March 13, 2012 / 19 Adar 5772
Nitzana, the Jewish Agency’s educational community in southern Israel, opened its doors to Eritrean refugee children in May of 2011. Today, the children live and learn at the special boarding school established by David Palmach, Director of Nitzana.
Director of Dormitory, Amit Berkowitz says that forty children, ages 14 to 17, will be staying at a boarding school until age 18. “They came alone to Israel after fleeing the horrific regime in Eritrea, where children are recruited into slavery in the Eritrean army. As they traveled through Sinai, they were captured and tortured by Bedouins who tried to hold them for ransom. When they arrived in Israel, the children were at first imprisoned. Now that they are in Nitzana, we are giving them the tools that will help them build responsible lives either in Israel or wherever else that they choose, but mostly we try to give them confidence,” she says.
Karen Kellerman, Nitzana's English language coordinator, says that the project is very exciting. “These are good seeds which will grow wonderful fruit and I am very moved by this project. We opened our eyes to those who came to us and we feel that this is a good example both to us and the world about how to tackle the painful problem of refugee children. This is real tikkun olam (repairing the world)”.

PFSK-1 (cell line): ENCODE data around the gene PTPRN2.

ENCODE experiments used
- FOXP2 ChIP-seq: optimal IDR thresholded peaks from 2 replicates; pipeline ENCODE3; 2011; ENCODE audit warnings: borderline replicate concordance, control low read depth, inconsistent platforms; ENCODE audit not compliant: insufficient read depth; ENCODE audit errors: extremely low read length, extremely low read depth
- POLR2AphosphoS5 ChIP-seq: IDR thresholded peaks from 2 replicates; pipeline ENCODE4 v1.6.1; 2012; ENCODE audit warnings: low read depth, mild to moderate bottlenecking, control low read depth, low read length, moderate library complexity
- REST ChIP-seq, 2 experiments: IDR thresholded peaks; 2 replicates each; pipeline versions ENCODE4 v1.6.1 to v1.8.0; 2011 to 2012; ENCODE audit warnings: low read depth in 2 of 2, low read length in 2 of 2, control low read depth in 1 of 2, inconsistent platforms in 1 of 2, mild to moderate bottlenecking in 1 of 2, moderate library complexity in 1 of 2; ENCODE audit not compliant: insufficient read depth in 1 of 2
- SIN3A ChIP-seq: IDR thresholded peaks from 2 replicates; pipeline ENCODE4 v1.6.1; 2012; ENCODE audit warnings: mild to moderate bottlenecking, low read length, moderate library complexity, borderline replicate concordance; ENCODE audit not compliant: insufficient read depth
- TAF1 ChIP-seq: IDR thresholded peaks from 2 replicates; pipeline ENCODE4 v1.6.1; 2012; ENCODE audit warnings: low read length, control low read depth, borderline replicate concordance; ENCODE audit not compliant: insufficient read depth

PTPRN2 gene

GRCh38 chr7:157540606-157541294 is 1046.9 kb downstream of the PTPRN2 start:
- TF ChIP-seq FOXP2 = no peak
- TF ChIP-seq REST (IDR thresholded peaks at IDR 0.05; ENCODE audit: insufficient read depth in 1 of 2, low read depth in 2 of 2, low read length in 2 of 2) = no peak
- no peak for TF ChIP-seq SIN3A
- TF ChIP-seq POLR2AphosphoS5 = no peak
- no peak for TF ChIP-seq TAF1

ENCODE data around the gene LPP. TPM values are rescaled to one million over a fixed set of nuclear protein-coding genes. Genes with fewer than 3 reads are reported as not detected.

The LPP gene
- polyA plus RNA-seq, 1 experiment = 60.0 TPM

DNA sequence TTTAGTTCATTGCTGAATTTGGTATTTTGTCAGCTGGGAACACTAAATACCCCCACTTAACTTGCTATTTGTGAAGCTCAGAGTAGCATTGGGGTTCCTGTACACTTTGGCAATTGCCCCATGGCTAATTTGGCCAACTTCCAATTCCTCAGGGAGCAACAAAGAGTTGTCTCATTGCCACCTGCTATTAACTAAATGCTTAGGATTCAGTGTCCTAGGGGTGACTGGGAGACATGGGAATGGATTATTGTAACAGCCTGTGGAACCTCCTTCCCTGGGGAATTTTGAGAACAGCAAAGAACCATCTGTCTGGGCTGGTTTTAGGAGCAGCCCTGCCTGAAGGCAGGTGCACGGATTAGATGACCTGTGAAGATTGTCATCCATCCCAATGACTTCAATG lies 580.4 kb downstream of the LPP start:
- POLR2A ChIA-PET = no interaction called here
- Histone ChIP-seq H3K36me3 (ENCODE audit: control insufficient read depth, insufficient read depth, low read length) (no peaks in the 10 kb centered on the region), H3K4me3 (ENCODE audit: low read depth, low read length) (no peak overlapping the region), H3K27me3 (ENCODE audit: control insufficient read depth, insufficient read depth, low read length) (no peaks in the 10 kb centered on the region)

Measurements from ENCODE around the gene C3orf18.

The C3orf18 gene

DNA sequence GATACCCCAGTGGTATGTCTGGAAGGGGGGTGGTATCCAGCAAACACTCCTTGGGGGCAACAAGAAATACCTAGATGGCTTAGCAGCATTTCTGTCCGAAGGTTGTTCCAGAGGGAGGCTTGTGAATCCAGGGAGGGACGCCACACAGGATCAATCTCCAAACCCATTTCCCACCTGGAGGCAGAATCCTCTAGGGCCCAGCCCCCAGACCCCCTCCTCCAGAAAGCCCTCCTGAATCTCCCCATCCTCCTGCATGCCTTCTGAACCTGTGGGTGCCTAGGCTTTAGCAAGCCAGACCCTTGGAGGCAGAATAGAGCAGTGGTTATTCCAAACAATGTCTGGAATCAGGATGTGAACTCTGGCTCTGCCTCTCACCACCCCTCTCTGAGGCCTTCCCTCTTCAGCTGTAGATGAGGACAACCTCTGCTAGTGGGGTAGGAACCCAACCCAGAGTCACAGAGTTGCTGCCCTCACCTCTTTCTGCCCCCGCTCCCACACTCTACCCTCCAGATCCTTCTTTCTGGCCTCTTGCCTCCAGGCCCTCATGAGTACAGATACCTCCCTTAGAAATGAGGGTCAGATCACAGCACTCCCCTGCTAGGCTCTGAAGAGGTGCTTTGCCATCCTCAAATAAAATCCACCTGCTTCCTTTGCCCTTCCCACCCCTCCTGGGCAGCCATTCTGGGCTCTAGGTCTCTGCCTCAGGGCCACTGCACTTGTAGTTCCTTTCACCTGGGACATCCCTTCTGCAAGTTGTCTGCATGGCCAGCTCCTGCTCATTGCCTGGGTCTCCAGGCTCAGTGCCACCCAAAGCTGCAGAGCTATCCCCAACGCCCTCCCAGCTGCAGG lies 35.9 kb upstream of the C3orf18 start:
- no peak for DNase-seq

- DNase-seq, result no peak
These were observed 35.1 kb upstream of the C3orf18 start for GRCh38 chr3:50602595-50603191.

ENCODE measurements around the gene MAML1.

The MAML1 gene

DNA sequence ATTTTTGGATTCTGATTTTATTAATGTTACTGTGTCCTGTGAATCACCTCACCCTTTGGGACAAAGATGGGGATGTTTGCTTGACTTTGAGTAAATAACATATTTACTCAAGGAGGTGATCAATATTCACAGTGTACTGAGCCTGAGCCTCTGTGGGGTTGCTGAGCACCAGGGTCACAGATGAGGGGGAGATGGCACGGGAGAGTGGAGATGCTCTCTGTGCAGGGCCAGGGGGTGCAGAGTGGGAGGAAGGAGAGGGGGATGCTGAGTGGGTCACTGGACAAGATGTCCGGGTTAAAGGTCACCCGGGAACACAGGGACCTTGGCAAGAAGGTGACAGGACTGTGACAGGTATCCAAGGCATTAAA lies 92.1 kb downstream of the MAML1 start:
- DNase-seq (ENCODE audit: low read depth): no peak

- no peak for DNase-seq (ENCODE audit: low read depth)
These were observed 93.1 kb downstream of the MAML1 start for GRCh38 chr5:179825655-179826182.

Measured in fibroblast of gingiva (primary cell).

One of the children’s counselors is a Nitzana graduate, who came to Israel as a child refugee from Darfur, southern Sudan, and is now doing Israeli national service as a counselor at Nitzana.
The Nitzana Educational Community in the Negev was founded with the assistance of the Jewish Agency in 1986, by Israel Prize winner Lova Eliav. Ever since its creation, Nitzana has been committed to education and emphasizes values such as Zionism, pluralism, self empowerment , a love for Israel and specifically the Negev Desert, while stressing the importance of sustainability, ecology and conservation. The main idea behind the community from the beginning has been to teach Israeli Youth and young Jews from the Diaspora about the Negev Desert as a "Living Desert", that contains great potential and endless settlement and development possibilities.
The Nitzana school operates five days a week. The boarding school has teachers, counselors, a house mother, coordinator, and a social worker. Children and youth live in ten rooms within the village, they eat in the Nitzana dining room. In the afternoon they participate in social activities and have free time.
For more information about Nitzana, visit: http://www.nitzana.org.il/